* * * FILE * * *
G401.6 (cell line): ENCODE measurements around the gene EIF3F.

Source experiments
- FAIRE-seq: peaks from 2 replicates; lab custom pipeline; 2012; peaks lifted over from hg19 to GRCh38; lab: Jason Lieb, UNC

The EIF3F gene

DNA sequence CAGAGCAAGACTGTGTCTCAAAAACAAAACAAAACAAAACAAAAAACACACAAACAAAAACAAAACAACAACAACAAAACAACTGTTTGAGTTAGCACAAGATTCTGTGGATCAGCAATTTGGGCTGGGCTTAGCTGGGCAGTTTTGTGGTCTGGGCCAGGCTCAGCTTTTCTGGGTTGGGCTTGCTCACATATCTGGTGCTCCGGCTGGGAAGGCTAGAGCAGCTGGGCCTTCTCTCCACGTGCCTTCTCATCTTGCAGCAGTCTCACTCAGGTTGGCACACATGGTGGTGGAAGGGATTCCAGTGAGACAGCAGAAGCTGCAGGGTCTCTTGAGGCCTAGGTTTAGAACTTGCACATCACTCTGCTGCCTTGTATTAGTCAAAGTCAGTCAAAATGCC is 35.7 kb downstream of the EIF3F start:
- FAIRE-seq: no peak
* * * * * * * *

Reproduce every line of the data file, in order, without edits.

G401.6 (cell line): ENCODE measurements around the gene EIF3F.

Source experiments
- FAIRE-seq: peaks from 2 replicates; lab custom pipeline; 2012; peaks lifted over from hg19 to GRCh38; lab: Jason Lieb, UNC

The EIF3F gene

DNA sequence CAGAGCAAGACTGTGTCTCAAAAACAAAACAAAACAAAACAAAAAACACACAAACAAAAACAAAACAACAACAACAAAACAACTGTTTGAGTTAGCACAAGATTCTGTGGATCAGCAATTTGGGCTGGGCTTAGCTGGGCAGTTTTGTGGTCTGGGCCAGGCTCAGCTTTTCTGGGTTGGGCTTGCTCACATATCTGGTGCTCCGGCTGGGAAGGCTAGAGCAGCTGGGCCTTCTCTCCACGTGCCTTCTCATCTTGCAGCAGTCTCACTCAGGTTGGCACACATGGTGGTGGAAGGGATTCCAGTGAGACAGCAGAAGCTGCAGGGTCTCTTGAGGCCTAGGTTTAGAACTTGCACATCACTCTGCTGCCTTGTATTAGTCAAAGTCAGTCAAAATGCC is 35.7 kb downstream of the EIF3F start:
- FAIRE-seq: no peak